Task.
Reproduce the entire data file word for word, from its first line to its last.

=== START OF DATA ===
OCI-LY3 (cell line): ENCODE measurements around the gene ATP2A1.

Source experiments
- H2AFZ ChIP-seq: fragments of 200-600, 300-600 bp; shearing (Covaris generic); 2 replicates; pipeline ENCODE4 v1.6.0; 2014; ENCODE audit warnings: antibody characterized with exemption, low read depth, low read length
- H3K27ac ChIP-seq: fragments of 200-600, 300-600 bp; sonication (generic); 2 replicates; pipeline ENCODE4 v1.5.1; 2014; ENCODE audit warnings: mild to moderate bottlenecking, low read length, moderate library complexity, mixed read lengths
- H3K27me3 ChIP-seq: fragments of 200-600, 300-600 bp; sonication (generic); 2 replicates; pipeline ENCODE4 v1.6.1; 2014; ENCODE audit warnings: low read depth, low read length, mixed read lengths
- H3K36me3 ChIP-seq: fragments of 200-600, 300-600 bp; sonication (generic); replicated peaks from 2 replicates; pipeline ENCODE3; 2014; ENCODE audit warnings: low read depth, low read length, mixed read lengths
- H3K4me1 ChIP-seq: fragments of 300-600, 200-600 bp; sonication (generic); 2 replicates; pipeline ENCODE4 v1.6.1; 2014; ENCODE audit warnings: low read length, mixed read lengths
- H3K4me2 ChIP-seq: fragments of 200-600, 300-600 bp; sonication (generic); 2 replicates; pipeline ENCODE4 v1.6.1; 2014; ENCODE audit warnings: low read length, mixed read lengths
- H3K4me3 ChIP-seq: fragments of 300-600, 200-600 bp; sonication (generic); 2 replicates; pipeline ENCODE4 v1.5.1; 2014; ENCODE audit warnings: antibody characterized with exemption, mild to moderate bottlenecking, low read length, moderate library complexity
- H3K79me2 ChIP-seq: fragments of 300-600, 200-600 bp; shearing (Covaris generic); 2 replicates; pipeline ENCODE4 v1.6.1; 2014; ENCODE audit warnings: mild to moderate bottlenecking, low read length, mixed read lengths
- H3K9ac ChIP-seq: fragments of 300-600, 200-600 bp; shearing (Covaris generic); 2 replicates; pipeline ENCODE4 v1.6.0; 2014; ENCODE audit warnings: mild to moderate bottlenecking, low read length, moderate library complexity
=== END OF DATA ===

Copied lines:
OCI-LY3 (cell line): ENCODE measurements around the gene ATP2A1.

Source experiments
- H2AFZ ChIP-seq: fragments of 200-600, 300-600 bp; shearing (Covaris generic); 2 replicates; pipeline ENCODE4 v1.6.0; 2014; ENCODE audit warnings: antibody characterized with exemption, low read depth, low read length
- H3K27ac ChIP-seq: fragments of 200-600, 300-600 bp; sonication (generic); 2 replicates; pipeline ENCODE4 v1.5.1; 2014; ENCODE audit warnings: mild to moderate bottlenecking, low read length, moderate library complexity, mixed read lengths
- H3K27me3 ChIP-seq: fragments of 200-600, 300-600 bp; sonication (generic); 2 replicates; pipeline ENCODE4 v1.6.1; 2014; ENCODE audit warnings: low read depth, low read length, mixed read lengths
- H3K36me3 ChIP-seq: fragments of 200-600, 300-600 bp; sonication (generic); replicated peaks from 2 replicates; pipeline ENCODE3; 2014; ENCODE audit warnings: low read depth, low read length, mixed read lengths
- H3K4me1 ChIP-seq: fragments of 300-600, 200-600 bp; sonication (generic); 2 replicates; pipeline ENCODE4 v1.6.1; 2014; ENCODE audit warnings: low read length, mixed read lengths
- H3K4me2 ChIP-seq: fragments of 200-600, 300-600 bp; sonication (generic); 2 replicates; pipeline ENCODE4 v1.6.1; 2014; ENCODE audit warnings: low read length, mixed read lengths
- H3K4me3 ChIP-seq: fragments of 300-600, 200-600 bp; sonication (generic); 2 replicates; pipeline ENCODE4 v1.5.1; 2014; ENCODE audit warnings: antibody characterized with exemption, mild to moderate bottlenecking, low read length, moderate library complexity
- H3K79me2 ChIP-seq: fragments of 300-600, 200-600 bp; shearing (Covaris generic); 2 replicates; pipeline ENCODE4 v1.6.1; 2014; ENCODE audit warnings: mild to moderate bottlenecking, low read length, mixed read lengths
- H3K9ac ChIP-seq: fragments of 300-600, 200-600 bp; shearing (Covaris generic); 2 replicates; pipeline ENCODE4 v1.6.0; 2014; ENCODE audit warnings: mild to moderate bottlenecking, low read length, moderate library complexity